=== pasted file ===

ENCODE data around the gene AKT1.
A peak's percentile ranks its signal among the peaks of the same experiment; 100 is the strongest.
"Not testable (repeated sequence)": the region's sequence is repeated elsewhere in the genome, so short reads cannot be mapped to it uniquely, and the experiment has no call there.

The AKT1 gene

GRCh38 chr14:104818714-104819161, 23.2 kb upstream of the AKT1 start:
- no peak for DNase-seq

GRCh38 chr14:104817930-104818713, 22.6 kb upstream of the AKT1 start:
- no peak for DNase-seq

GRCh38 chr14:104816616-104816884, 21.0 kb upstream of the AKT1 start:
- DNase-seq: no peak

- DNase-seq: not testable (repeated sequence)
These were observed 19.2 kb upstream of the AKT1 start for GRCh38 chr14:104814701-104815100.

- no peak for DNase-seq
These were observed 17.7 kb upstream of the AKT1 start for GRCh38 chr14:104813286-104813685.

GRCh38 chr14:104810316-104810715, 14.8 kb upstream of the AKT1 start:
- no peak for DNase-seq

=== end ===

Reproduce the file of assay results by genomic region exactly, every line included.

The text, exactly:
ENCODE data around the gene AKT1.
A peak's percentile ranks its signal among the peaks of the same experiment; 100 is the strongest.
"Not testable (repeated sequence)": the region's sequence is repeated elsewhere in the genome, so short reads cannot be mapped to it uniquely, and the experiment has no call there.

The AKT1 gene

GRCh38 chr14:104818714-104819161, 23.2 kb upstream of the AKT1 start:
- no peak for DNase-seq

GRCh38 chr14:104817930-104818713, 22.6 kb upstream of the AKT1 start:
- no peak for DNase-seq

GRCh38 chr14:104816616-104816884, 21.0 kb upstream of the AKT1 start:
- DNase-seq: no peak

- DNase-seq: not testable (repeated sequence)
These were observed 19.2 kb upstream of the AKT1 start for GRCh38 chr14:104814701-104815100.

- no peak for DNase-seq
These were observed 17.7 kb upstream of the AKT1 start for GRCh38 chr14:104813286-104813685.

GRCh38 chr14:104810316-104810715, 14.8 kb upstream of the AKT1 start:
- no peak for DNase-seq